Things have been a little quiet around here since 2014, but I’m still hard at work finishing NEON STRUCT. The big news this week is that I announced a release date! NEON STRUCT will be available May 20 for Windows, Mac, and Linux.
I had planned to announce the price at a later date, but this morning, I read this post by Dan Adelman on indie game pricing. It echoed some things I’ve been thinking about, but what surprised me was the suggestion to be transparent about plans for future discounts. That’s something I was unable to do on Eldritch; in fact, I had no real plan for it and chose to embrace deep discounts early to quickly recoup my development costs. With NEON STRUCT, I’m launching from a more stable position, and I’m going to try something different with its pricing.
NEON STRUCT will be available on Steam for $17.99. I also intend to sell a standalone version via a Humble Widget, just like I did with Eldritch. (Both versions will be DRM-free, because that’s how we roll at Minor Key Games.)
GBP and EUR prices on Steam will be £11.99 and €15.99 respectively. Steam’s default pricing suggestion was somewhat higher—I believe they adjust it to include an estimated VAT—but I feel that’s unfriendly to consumers, so I’m choosing to take a smaller revenue from those regions so the customer sees an equivalent price tag.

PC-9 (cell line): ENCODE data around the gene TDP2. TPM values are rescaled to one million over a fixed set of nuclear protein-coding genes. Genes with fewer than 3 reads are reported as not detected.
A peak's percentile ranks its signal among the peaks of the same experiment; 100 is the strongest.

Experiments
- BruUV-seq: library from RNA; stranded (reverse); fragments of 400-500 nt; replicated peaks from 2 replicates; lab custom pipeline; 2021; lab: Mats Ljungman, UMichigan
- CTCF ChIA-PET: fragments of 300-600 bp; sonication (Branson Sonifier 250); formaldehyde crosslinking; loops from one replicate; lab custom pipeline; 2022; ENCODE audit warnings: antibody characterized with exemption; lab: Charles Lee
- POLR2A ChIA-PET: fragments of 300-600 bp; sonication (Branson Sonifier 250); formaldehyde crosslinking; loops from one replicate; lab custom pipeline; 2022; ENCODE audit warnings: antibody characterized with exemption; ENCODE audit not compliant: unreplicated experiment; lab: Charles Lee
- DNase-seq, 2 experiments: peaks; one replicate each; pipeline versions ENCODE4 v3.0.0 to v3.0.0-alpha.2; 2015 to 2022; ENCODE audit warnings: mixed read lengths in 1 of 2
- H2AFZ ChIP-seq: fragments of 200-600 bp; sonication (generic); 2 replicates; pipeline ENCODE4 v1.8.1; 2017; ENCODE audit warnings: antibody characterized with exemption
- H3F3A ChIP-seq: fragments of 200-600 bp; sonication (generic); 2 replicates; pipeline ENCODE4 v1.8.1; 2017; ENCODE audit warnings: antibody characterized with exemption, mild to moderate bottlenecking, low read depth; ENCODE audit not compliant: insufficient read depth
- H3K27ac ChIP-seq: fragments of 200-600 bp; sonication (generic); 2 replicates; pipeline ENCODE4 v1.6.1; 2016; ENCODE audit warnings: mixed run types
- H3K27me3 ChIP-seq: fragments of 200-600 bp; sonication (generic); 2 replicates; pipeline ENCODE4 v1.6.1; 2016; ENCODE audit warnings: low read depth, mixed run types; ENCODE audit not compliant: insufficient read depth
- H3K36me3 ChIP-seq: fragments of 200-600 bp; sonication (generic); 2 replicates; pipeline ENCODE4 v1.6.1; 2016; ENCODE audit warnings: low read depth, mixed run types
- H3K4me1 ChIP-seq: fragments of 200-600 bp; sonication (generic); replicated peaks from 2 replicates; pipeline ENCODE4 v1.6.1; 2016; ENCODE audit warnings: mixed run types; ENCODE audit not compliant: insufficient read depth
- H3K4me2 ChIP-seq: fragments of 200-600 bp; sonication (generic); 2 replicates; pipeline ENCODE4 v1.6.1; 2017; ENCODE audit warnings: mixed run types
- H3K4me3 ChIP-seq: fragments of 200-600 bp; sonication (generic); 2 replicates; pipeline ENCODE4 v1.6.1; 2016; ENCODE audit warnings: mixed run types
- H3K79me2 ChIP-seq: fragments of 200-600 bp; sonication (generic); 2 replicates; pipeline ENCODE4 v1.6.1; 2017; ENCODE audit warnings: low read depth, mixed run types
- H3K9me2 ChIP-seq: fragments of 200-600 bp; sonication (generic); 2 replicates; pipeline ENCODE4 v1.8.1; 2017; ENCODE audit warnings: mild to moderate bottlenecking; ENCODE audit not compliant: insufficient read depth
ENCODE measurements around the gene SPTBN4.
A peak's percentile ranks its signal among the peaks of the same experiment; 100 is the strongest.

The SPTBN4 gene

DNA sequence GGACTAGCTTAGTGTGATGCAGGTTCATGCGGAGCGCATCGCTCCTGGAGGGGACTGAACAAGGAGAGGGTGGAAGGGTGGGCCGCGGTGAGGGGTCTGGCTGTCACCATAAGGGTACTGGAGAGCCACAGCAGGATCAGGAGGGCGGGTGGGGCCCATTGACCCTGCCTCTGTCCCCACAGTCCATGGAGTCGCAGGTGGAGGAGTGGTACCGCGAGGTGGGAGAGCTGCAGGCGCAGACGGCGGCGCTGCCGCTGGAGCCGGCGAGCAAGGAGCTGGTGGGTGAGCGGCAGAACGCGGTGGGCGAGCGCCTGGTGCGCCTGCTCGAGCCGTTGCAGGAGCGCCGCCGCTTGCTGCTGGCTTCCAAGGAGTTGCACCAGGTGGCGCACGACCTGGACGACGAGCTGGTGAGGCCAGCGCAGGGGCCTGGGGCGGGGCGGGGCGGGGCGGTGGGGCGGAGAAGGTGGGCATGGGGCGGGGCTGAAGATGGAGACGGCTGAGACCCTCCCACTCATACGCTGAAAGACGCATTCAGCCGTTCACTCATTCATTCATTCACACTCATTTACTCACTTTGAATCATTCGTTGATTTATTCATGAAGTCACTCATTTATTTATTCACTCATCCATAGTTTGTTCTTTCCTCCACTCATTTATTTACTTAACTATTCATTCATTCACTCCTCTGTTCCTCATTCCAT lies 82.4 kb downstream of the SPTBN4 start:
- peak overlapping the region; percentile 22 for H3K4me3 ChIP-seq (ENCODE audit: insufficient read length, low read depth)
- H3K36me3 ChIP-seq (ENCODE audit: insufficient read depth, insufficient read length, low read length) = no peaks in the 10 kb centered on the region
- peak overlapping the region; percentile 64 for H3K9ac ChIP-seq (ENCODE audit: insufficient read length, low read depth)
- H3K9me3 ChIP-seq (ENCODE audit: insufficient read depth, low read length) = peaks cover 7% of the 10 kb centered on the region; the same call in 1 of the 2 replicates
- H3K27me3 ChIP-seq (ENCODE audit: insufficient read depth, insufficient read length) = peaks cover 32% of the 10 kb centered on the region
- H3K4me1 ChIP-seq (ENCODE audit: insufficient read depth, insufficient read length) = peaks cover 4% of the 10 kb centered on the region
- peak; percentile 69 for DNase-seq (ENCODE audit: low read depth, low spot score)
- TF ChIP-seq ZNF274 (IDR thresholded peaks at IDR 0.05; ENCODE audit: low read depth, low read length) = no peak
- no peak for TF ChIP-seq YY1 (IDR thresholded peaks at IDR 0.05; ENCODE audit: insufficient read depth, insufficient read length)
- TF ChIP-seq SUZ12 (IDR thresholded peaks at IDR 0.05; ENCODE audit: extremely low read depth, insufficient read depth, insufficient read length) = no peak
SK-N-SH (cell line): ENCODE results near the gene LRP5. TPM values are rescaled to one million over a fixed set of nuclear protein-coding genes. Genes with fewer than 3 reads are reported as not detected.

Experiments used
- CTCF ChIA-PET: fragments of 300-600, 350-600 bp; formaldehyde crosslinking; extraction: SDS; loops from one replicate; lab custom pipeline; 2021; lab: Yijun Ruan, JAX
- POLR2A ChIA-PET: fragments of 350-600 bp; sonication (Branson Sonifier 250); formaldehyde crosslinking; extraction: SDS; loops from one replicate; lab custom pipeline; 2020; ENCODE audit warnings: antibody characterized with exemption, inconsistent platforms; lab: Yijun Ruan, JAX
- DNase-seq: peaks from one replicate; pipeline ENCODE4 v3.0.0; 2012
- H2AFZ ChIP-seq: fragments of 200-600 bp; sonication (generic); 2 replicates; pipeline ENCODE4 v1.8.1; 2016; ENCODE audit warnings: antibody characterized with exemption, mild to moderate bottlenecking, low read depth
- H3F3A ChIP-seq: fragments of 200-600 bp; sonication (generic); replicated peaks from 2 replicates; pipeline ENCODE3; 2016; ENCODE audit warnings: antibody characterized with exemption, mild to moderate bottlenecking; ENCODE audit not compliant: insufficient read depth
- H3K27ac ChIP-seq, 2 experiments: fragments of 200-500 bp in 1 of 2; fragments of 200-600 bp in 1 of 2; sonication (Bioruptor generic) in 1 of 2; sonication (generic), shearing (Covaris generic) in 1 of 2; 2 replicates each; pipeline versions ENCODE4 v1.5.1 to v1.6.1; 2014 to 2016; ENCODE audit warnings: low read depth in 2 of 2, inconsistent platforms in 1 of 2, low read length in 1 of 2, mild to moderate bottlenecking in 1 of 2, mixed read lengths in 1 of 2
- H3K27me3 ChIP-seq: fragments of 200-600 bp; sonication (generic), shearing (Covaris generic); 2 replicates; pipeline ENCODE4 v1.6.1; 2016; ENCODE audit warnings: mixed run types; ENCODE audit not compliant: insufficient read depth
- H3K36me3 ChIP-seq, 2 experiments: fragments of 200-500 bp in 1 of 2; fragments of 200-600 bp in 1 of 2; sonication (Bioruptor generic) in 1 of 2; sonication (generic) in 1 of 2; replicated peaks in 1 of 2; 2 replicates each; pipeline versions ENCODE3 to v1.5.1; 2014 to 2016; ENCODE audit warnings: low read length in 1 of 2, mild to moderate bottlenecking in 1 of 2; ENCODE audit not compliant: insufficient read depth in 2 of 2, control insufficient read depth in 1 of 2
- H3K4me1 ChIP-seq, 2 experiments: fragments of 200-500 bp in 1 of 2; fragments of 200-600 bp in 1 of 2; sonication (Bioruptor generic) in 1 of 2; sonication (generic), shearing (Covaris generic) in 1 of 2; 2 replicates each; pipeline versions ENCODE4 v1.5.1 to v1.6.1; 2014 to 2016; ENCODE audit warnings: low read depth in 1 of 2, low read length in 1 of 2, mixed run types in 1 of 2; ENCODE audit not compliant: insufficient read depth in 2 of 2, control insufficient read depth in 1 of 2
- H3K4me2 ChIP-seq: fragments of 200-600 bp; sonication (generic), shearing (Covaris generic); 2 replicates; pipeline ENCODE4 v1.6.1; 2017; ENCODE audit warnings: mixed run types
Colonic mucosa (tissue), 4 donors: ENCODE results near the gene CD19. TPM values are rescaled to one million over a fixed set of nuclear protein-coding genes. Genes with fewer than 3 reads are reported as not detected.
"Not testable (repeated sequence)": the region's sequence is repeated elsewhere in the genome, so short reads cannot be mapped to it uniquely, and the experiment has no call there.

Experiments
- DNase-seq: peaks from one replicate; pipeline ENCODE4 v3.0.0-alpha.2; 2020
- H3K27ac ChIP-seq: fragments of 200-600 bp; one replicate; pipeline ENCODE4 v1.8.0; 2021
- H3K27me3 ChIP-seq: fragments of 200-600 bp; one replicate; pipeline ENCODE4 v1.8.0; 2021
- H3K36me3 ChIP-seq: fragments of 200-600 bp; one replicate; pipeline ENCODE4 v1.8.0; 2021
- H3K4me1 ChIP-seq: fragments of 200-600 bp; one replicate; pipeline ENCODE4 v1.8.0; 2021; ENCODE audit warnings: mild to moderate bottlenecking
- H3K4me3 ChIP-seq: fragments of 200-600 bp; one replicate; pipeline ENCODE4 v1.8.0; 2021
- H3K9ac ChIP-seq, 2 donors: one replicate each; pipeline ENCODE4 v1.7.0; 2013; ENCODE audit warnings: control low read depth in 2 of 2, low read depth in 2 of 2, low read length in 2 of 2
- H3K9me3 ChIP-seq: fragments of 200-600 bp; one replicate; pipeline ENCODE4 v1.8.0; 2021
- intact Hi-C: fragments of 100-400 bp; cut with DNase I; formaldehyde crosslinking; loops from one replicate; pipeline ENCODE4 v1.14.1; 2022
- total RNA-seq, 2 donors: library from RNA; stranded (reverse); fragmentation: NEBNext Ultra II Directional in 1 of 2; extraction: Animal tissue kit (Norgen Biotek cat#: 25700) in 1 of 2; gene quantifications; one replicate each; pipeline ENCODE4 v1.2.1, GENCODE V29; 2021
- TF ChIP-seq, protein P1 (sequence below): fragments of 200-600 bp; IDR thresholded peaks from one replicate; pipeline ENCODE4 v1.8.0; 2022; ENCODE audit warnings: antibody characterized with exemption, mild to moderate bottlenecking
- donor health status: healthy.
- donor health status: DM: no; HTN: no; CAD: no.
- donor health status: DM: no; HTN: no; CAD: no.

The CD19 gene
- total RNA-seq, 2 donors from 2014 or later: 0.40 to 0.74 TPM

Except for a one-week launch discount of 15%, NEON STRUCT will not be discounted for at least six months after its release. (Assuming that Steam has its usual Thanksgiving sale this year, I would expect that to be the first time it is discounted.)
Why is NEON STRUCT more expensive than Eldritch? The value of a game is subjective, but I believe NEON is a bigger, better-looking game than Eldritch. It has a fantastic soundtrack and more than one thousand lines of written dialogue. But as Dan Adelman said in the aforementioned blog post, games are experiential. Players need to actually play a game in order to determine their own valuation of it.
Like so much else in NEON STRUCT, I’m looking for a solution to this in the classic PC games that inspired me. In 1998, I played the demo of Thief: The Dark Project. I was hooked and immediately started saving to buy the full game. Thief and its indubitably better sequel were formative experiences which set me on a course that led directly to Eldritch and NEON STRUCT.
So I intend to release a demo of NEON STRUCT. It’s the most honest thing to do, I think: put a sizable portion of the game out there for anyone to try. Maybe they like it and want more. Great! Or maybe it’s not for them, and that’s fine too. I’d rather someone try the demo and decide not to purchase the game than buy it and be disappointed. (Although based on early response, I wouldn’t expect many people to be disappointed anyway!)
In other news, I will be speaking at GDC on Tuesday morning about procedural level design in Eldritch. I’ll try to make slides available online shortly after that.
And don’t forget to check out Kyle’s devlog for Gunmetal Arcadia. With its combination of roguelike mechanics and retro aesthetics, Gunmetal Arcadia is on track to be the definitive statement of who Minor Key Games is. And Kyle is way more disciplined about updating his blog on time than I am.